Resveratrol's possible antiproliferative activity also may be accounted for in several different ways. Resveratrol's antioxidant activity was discussed above. It also has antimutagenic activity, as illustrated by its dose-dependent inhibition of the mutagenic response induced by treatment of Salmonella typhimurium strain TM677 with 7,12-dimethylbenz(a)anthracene (DMBA). Resveratrol has been found to inhibit cellular events associated with tumor initiation, promotion and progression. It has been found to inhibit cyclooxygenase (COX) activities in different cancer models, suggesting an effect at the level of tumor promotion. It has also been found to reverse tumor-promoter-induced inhibition of gap-junctional intracellular communication in rat epithelial cells. Inhibition of gap-junctional intracellular communication is an important mechanism of tumor promotion.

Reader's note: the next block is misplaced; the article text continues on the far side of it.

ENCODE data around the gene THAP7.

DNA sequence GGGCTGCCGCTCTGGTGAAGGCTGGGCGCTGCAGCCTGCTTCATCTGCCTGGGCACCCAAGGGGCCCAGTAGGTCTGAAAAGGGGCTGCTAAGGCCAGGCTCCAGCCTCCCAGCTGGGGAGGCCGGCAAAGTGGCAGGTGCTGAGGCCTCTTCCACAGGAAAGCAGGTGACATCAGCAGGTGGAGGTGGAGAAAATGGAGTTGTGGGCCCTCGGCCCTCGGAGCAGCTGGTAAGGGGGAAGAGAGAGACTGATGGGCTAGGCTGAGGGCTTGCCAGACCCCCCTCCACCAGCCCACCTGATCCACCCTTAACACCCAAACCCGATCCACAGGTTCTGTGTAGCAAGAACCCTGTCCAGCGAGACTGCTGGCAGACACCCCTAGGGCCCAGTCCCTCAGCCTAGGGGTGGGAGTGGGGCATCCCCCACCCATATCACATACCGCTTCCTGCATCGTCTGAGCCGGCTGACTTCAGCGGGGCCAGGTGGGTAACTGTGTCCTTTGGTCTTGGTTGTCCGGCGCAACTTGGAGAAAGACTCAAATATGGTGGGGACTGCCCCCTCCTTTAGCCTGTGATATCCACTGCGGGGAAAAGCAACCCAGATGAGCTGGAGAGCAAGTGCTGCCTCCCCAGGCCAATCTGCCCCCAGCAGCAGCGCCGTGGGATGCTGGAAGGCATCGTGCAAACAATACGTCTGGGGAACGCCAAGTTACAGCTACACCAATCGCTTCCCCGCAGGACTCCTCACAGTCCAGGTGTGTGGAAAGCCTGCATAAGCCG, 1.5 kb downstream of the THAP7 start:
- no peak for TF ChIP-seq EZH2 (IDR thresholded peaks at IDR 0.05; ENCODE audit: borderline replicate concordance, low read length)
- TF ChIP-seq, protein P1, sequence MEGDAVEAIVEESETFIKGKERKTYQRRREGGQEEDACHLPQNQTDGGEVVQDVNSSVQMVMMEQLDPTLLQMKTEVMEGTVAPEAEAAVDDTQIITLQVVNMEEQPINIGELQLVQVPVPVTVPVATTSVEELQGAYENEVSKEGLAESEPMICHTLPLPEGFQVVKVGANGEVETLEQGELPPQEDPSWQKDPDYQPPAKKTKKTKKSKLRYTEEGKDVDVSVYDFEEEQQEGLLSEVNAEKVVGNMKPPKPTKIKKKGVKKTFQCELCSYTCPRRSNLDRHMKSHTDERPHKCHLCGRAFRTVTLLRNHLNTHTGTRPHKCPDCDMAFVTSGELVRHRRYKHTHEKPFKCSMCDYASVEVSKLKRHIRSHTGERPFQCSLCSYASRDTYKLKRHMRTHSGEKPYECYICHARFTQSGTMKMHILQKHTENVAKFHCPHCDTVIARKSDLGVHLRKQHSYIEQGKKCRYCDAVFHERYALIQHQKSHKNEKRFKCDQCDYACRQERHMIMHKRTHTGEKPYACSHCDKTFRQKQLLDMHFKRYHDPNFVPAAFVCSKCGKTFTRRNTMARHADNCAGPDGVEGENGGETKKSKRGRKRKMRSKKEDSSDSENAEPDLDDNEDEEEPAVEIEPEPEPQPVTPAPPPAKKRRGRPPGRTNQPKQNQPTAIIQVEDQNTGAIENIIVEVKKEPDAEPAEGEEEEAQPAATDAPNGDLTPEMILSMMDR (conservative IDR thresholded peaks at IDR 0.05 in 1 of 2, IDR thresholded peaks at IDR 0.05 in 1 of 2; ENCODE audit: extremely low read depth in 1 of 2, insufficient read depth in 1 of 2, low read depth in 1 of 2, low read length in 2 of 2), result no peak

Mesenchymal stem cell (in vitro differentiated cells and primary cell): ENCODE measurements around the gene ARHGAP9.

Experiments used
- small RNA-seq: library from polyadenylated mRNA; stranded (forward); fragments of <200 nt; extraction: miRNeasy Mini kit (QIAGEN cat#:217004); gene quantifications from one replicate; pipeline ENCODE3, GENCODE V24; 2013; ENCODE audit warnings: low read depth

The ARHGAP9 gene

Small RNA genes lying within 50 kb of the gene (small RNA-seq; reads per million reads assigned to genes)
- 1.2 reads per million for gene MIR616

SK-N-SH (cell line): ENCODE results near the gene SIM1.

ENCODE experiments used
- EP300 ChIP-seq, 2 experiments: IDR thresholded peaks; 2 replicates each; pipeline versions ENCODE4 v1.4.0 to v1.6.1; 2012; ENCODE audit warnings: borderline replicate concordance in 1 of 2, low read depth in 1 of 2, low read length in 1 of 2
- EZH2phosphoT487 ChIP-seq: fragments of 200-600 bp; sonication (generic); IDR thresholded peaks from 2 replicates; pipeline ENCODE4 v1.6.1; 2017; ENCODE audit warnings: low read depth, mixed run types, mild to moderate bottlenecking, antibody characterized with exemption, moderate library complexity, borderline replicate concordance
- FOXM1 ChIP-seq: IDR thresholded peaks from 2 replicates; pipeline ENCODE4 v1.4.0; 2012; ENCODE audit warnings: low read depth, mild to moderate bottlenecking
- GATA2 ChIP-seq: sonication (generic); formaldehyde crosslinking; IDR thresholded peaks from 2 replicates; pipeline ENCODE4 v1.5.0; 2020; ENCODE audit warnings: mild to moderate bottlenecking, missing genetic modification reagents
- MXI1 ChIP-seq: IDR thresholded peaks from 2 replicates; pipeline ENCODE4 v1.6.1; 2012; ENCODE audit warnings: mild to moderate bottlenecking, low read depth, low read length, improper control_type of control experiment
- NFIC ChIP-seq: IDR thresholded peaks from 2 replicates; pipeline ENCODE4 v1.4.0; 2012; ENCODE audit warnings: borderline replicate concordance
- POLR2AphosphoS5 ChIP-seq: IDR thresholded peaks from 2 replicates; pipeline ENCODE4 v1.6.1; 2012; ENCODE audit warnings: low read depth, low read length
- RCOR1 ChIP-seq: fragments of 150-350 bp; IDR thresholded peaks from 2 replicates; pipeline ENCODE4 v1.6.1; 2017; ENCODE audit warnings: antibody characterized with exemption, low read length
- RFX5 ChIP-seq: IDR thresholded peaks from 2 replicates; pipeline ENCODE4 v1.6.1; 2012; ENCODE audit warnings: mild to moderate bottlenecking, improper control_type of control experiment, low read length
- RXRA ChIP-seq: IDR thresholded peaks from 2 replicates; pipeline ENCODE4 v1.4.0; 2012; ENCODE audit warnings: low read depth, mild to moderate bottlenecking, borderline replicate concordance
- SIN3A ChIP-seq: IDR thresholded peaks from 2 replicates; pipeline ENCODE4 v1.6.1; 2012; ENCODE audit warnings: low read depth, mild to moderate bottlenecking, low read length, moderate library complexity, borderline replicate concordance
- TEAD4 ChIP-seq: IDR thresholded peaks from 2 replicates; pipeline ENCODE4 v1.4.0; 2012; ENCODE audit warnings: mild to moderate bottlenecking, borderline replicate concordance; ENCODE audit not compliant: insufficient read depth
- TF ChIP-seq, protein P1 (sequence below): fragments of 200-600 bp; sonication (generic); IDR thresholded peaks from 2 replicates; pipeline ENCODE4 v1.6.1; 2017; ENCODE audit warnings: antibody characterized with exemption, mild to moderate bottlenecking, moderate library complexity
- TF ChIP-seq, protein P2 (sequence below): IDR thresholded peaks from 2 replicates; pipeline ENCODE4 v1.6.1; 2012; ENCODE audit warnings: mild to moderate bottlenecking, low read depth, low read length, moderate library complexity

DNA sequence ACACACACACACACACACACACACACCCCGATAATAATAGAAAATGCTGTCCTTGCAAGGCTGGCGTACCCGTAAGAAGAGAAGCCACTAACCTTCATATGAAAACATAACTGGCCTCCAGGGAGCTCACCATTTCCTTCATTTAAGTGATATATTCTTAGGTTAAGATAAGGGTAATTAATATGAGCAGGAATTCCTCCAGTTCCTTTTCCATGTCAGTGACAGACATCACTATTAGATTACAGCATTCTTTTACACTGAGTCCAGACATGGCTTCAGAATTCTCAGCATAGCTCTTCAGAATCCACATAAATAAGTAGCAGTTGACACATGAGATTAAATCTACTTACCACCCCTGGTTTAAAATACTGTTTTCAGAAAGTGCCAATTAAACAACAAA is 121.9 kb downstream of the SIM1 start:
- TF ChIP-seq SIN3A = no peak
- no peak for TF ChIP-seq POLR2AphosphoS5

Resveratrol has demonstrated inhibition of growth of several cancer cell lines and tumors, suggesting that it has an inhibitory effect on cancer promotion/progression. It has been found to inhibit ribonucleotide reductase, DNA polymerase, the transcription of COX-2 in human mammary epithelial cells and the activity of ornithine decarboxylase. Ornithine decarboxylase is a key enzyme of polyamine biosynthesis, which is enhanced in tumor growth.

Resveratrol has also been found to induce phase II metabolizing enzymes which are involved in the detoxification of carcinogens, to upregulate apoptosis, to inhibit the progression of cancer by inducing cell differentiation and to inhibit protein kinase D and possibly protein kinase C. Recently, resveratrol has been shown to inhibit both NF-kappaB activation and NF-kappaB-dependent gene expression via its ability to inhibit IkappaB kinase activity, the key regulator of NF-kappaB activation. This appears to upregulate apoptosis.

It is clear that resveratrol has a wide range of activities that may account for its possible antiproliferative action. It is also clear that the mechanism of this possible action is far from being understood.